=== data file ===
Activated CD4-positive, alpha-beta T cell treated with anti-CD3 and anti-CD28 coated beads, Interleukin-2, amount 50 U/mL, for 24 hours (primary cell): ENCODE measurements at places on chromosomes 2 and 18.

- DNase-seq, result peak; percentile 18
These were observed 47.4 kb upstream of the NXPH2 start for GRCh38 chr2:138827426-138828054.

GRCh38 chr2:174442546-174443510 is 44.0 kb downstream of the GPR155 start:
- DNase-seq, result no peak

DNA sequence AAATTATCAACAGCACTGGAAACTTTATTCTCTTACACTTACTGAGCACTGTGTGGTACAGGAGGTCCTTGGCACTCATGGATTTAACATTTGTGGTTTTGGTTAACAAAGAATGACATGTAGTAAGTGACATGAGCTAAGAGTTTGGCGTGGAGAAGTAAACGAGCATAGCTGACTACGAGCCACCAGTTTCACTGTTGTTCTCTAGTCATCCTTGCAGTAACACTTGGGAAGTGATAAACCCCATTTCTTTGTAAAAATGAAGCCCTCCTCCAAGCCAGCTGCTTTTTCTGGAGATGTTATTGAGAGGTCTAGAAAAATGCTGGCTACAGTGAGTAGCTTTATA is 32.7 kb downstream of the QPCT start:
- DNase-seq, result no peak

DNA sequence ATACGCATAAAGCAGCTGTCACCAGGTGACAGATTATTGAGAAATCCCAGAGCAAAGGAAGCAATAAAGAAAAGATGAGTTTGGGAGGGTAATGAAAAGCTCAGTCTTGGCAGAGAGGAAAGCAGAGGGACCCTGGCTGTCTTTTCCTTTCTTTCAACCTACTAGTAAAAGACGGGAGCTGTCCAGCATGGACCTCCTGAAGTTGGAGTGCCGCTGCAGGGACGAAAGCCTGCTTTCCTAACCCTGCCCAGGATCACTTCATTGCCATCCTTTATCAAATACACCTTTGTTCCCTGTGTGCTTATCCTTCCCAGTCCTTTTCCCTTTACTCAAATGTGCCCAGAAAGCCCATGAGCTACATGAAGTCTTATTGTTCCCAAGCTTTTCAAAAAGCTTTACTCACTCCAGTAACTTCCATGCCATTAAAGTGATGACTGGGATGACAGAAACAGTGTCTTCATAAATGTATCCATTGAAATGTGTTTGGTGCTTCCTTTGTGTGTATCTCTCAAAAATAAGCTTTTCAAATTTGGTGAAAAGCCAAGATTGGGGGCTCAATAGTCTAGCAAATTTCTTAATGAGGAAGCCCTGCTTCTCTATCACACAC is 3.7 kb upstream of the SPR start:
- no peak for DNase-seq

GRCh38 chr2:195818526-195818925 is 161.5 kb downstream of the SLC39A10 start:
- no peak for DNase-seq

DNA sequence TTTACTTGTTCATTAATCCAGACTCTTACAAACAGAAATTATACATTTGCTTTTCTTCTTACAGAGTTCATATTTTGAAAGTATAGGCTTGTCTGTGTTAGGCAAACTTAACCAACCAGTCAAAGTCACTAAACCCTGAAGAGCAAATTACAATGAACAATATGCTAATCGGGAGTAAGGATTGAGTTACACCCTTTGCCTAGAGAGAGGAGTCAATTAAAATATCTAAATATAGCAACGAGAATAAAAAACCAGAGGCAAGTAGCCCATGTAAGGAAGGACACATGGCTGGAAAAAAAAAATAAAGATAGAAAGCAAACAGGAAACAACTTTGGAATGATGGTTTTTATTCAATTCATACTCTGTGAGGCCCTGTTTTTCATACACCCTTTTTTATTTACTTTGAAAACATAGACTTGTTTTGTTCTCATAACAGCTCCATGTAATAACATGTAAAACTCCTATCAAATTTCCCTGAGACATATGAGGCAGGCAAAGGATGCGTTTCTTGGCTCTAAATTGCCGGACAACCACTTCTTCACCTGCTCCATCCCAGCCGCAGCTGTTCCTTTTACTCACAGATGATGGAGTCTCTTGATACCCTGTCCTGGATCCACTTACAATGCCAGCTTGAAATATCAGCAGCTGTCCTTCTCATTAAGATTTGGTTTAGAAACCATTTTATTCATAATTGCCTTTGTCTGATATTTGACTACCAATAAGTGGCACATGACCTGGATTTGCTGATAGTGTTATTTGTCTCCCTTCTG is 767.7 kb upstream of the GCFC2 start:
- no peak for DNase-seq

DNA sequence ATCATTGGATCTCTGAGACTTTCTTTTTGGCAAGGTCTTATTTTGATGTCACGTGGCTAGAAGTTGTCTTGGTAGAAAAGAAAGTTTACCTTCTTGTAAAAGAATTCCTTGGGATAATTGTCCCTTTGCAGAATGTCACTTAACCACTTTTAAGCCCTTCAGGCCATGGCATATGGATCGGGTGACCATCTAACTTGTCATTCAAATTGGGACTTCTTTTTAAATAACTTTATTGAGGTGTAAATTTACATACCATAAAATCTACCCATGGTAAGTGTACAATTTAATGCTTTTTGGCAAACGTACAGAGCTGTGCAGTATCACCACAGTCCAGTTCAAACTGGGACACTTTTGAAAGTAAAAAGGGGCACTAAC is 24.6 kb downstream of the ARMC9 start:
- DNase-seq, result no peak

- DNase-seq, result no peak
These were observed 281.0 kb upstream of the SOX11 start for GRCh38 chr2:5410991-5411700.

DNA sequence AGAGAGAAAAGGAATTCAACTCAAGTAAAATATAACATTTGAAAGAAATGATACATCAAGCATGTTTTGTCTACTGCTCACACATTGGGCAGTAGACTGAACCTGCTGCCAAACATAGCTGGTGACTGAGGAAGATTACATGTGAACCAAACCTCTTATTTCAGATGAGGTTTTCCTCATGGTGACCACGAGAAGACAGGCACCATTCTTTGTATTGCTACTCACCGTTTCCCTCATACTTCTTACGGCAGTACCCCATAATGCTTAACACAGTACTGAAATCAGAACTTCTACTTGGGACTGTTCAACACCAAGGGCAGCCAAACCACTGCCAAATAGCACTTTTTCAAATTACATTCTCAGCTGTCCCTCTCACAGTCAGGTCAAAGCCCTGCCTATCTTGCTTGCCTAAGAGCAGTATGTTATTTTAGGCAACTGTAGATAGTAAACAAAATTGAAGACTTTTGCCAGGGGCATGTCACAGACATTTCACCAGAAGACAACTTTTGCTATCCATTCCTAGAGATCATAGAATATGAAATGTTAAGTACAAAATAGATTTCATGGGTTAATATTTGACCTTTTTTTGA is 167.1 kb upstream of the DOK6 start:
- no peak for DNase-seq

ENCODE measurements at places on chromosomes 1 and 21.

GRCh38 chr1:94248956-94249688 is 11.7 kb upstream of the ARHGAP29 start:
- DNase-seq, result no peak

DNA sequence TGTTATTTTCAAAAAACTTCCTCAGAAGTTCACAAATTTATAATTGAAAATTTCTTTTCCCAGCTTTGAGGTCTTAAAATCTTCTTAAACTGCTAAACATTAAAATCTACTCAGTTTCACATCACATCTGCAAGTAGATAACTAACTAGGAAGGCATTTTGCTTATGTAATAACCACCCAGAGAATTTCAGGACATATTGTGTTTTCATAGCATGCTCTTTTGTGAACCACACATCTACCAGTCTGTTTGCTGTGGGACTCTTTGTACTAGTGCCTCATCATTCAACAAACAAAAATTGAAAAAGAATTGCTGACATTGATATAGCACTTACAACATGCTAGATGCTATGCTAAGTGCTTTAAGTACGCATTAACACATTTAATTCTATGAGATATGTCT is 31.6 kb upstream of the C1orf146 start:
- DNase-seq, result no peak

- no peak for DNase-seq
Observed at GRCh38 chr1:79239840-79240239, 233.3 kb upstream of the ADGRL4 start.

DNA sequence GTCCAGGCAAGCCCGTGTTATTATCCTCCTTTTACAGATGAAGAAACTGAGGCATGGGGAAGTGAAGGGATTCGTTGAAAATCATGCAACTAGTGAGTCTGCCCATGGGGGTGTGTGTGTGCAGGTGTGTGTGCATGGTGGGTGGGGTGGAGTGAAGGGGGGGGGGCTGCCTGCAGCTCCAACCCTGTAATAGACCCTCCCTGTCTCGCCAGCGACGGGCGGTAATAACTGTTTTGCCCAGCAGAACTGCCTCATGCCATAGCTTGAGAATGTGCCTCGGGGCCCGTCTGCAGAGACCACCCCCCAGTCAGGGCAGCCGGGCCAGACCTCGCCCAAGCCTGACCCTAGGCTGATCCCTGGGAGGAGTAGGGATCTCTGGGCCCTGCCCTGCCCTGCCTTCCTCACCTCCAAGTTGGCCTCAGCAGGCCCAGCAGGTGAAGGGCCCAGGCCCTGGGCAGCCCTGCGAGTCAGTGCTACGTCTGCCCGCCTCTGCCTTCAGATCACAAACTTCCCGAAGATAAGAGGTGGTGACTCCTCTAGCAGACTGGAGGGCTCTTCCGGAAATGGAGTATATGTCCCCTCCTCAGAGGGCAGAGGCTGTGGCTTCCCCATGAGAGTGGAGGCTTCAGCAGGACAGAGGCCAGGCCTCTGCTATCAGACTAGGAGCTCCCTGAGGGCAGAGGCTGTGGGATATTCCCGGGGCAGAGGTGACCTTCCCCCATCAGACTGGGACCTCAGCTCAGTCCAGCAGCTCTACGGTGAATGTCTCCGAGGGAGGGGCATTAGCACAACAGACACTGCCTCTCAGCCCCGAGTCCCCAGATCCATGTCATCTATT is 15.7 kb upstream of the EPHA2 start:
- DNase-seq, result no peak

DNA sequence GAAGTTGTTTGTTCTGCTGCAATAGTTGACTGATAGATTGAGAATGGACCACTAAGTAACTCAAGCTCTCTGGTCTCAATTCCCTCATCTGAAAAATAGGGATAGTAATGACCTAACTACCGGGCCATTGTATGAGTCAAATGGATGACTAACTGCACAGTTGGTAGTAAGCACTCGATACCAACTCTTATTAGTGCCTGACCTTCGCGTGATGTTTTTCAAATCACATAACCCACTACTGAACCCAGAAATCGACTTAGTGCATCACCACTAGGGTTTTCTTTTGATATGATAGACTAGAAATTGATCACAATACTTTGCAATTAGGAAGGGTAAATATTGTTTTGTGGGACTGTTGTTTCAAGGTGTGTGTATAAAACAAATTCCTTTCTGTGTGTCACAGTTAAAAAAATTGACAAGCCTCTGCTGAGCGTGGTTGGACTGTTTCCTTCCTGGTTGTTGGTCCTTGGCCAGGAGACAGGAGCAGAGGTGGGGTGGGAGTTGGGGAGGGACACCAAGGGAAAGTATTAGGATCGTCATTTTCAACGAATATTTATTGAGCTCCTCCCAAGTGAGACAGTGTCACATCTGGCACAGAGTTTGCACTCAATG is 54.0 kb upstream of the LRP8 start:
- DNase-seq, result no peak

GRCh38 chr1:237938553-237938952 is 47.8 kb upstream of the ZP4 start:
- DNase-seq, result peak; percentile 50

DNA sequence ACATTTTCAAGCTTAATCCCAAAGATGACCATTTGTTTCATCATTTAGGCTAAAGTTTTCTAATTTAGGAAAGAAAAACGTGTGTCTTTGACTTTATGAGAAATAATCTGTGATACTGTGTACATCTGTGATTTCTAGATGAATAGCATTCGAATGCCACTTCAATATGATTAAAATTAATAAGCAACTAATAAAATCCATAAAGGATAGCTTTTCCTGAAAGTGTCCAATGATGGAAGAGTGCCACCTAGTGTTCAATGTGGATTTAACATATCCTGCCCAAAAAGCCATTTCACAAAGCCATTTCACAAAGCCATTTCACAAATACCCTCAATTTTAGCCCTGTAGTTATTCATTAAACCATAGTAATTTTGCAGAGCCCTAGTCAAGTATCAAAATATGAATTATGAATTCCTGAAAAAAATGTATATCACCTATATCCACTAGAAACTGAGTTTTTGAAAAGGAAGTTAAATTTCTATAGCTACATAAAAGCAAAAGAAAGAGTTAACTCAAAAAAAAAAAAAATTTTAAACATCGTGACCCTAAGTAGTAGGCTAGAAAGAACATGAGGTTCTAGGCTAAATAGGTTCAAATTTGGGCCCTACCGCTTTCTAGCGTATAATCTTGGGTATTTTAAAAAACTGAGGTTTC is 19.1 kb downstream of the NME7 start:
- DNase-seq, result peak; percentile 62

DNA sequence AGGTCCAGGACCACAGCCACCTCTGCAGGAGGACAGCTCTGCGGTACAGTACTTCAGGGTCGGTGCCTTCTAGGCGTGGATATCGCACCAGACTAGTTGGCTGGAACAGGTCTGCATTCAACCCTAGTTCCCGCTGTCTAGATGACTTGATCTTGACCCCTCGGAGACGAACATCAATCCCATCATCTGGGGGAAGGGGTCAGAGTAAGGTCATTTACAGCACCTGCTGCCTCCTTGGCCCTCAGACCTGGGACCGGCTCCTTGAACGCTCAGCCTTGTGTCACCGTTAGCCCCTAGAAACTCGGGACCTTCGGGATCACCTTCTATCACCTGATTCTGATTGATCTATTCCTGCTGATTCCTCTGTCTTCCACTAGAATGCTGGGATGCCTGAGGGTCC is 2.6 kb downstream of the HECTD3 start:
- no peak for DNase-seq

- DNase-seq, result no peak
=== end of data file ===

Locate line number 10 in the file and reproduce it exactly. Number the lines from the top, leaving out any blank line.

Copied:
GRCh38 chr2:195818526-195818925 is 161.5 kb downstream of the SLC39A10 start: